Dominique Raccah is the entrepreneurial CEO of Sourcebooks, which she founded in 1987, and today is one of the largest independent book publishers in the United States and home to dozens of bestselling authors.
Growing through small and large innovations, Sourcebooks has repeatedly created new ways for readers to interact with books, from Poetry Speaks (called the “definitive anthology” of poets reading their own work) to Put Me In The Story, the successful app and website that allows you to personalize bestselling books.
At Digital Book World 2016, Raccah will be part of a panel called “Women at the Intersection of Publishing, Finance and Tech,” and will give a mainstage presentation in which she discusses Sourcebooks’s transformation.
We recently spoke to Raccah about how Sourcebooks has innovated, how she feels about the future of the industry, and what her DBW presentations will focus on.
What’s the one area that you’re most fascinated by in book publishing right now? What area is ripe for transformation?
I’m interested in the interface between readers and content. That’s the space that’s always fascinated me. Over the years, we’ve worked on how to amplify content, how to mix different kinds of content together, how to simplify the way you relate to content and how to make content more local. Today, as can be seen in our Put Me In The Story initiative, I’m fascinated by the concept of personalization. Personalization is a much bigger idea then people realize. The world of media—of which books are an integral part—has become increasingly and intensely personal. People want and can have experiences that are better keyed to who they are and what they care about. So what fascinates me is combining the content that our creative partners do so well with the best of technology and user-experience in the digital space.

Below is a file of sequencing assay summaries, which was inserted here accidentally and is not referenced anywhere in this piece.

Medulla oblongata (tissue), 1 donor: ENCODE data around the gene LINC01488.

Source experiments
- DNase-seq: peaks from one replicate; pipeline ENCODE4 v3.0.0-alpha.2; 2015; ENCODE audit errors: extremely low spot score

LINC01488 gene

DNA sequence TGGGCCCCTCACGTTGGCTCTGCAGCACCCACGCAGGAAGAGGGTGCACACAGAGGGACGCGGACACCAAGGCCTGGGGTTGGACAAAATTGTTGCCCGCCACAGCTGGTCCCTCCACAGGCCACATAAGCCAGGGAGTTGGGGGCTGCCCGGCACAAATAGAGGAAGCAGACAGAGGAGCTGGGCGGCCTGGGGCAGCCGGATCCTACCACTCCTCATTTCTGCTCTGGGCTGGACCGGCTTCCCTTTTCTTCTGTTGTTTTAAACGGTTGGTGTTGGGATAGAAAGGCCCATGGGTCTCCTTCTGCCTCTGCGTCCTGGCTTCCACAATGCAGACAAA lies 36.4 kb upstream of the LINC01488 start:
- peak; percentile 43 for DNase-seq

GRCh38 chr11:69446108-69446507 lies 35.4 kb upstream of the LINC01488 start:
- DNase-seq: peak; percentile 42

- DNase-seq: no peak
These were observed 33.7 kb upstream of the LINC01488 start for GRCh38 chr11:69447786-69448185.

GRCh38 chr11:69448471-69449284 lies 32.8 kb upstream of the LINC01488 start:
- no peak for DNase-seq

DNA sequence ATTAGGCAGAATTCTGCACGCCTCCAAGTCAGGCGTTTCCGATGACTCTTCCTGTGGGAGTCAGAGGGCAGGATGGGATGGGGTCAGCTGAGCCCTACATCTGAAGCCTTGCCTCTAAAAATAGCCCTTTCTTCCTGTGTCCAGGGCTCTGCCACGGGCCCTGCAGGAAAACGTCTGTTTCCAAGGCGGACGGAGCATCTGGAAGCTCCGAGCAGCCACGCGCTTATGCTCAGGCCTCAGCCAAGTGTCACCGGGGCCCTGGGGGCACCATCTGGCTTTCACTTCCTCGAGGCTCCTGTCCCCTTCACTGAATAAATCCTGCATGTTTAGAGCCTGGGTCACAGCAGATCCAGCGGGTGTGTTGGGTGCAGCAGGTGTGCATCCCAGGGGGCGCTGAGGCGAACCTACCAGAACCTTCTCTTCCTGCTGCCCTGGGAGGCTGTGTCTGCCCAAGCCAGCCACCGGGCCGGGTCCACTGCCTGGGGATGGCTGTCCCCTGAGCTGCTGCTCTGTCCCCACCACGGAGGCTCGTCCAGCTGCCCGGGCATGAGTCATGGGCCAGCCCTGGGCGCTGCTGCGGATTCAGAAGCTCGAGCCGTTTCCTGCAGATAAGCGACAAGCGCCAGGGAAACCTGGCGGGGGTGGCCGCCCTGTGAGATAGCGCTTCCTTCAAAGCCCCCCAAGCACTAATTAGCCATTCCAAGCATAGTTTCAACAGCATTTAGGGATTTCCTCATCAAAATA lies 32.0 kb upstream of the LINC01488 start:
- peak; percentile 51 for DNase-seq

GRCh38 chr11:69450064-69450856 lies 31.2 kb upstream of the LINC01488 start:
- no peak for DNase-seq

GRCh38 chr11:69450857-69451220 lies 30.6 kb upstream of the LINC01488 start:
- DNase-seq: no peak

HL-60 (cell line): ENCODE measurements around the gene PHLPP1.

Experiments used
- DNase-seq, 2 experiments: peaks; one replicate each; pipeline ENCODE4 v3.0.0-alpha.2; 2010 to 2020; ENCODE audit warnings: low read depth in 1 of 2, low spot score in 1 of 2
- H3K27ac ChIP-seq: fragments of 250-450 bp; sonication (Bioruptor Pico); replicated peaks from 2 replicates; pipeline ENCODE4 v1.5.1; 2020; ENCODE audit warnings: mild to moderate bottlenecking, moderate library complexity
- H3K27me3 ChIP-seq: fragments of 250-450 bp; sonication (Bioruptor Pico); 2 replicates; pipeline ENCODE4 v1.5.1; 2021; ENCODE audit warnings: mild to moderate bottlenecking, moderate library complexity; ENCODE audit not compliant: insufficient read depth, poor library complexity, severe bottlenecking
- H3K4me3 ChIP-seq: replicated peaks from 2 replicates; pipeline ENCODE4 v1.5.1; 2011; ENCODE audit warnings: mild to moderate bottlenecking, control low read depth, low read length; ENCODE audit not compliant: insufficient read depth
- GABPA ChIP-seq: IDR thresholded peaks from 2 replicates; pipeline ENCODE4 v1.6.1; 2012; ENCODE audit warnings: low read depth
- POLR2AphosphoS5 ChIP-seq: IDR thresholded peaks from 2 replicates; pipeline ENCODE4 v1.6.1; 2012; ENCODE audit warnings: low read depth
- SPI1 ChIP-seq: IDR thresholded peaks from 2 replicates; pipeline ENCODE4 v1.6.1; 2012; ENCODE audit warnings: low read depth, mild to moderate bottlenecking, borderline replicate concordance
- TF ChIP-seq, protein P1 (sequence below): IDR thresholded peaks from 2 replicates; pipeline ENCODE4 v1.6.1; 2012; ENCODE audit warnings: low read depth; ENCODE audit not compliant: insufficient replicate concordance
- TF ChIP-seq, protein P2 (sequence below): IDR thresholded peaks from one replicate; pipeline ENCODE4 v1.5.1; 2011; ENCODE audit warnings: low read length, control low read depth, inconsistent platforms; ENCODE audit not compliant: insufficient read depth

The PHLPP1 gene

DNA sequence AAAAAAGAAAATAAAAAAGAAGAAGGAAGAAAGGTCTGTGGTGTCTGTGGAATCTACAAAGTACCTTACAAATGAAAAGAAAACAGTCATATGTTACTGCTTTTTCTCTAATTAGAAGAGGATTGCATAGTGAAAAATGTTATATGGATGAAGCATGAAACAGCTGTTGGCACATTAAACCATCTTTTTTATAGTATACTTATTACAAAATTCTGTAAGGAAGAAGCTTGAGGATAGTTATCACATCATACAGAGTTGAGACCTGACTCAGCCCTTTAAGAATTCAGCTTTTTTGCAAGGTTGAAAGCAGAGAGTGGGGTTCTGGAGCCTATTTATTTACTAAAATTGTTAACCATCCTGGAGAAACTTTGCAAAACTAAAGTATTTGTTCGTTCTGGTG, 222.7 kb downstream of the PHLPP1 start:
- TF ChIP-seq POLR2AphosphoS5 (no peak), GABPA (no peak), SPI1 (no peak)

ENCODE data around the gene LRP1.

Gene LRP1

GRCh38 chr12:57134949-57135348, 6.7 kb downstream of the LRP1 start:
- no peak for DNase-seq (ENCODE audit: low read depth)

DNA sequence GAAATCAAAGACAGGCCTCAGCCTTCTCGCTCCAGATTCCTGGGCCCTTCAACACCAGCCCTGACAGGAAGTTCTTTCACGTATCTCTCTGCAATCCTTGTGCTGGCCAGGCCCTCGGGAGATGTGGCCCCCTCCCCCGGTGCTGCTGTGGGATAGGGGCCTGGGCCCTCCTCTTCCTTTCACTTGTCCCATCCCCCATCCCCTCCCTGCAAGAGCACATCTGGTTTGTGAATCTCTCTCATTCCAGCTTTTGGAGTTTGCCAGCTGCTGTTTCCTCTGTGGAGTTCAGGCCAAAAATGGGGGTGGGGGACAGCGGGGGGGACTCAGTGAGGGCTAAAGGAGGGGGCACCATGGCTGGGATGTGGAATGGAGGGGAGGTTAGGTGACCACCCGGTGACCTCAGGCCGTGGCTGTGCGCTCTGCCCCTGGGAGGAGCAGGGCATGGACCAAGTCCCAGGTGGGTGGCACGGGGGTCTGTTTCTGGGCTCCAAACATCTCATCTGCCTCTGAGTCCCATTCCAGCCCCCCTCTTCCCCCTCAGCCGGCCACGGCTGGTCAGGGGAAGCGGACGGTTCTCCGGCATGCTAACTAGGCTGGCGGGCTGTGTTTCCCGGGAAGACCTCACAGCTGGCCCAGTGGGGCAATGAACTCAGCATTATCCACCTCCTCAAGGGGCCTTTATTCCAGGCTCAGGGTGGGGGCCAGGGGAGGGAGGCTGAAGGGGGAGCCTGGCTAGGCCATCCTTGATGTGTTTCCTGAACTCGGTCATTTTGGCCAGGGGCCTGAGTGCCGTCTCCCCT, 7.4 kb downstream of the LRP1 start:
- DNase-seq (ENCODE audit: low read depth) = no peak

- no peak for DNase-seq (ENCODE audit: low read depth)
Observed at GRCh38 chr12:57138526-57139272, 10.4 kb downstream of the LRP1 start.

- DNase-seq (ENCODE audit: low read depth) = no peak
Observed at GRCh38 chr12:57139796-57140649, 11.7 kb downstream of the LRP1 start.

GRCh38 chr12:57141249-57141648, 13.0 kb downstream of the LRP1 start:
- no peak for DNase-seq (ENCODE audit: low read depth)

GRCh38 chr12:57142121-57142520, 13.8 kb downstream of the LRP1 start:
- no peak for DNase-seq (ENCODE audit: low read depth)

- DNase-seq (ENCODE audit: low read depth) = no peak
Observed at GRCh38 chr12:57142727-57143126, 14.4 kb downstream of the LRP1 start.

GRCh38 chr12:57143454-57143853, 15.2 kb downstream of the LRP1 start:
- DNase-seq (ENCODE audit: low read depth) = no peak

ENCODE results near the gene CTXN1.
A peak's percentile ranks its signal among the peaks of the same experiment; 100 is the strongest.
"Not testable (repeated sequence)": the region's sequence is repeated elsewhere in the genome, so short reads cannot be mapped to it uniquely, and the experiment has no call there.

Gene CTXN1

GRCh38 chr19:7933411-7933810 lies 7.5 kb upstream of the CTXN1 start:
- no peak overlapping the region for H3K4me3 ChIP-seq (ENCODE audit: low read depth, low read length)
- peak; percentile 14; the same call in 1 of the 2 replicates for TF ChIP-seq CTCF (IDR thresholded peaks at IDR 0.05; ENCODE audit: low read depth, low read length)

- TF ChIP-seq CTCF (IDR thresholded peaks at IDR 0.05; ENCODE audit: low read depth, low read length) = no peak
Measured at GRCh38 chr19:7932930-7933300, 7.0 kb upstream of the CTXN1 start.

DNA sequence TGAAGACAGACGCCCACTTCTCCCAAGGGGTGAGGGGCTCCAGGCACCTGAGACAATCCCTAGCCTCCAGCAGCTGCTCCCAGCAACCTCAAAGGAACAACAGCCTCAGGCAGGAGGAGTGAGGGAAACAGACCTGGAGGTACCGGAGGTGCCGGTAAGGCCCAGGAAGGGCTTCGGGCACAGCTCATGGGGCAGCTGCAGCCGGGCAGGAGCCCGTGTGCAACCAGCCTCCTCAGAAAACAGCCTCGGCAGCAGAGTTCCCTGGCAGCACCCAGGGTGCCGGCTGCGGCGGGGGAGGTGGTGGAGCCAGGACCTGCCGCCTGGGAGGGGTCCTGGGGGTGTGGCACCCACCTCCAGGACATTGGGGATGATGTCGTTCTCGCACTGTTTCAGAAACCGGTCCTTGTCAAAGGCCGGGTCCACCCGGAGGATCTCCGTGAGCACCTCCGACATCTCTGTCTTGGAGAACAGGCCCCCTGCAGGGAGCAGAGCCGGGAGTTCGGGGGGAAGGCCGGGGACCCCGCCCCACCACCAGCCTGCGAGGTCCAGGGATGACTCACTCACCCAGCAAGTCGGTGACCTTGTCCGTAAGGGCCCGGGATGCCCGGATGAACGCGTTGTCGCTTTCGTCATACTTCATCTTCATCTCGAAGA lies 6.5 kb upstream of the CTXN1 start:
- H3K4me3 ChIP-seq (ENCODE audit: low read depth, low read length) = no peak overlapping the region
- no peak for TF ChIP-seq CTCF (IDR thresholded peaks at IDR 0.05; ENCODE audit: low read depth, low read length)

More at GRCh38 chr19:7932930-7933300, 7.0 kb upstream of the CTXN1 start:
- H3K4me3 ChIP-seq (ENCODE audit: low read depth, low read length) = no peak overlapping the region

That type of work can add real value for authors, illustrators, licensors and publishers, and can also have significant impact on our retail partners. From the beginning, my passion—and the passion of our team—has been to inspire a love of reading and to connect readers more closely with authors and content. It’s why we say, “We publish authors, not books.” Today, we can help authors in many ways, not just in the books that we publish for them. Put Me in the Story is merely our latest—not our first or last—innovation in pursuit of this mission.
How do you feel about the state of publishing overall? Are we in a good spot, or is there any cause for concern?
I think at this point, it’s clear that publishing is undergoing a very different transformation than other media. It’s probably the thing we talk the least about, as an industry. When we started down the road to digital books, you regularly met people who believed that all books would be digital someday and that the physical book would disappear completely. Today, most of us understand that this is an “and” conversation rather than an “or” conversation. Ebooks are additive in much the same way that other formats before them have been additive. But ebooks by their very nature also open a world of opportunity, so as an industry we now find ourselves centered in both the old world of content and the new world of technology.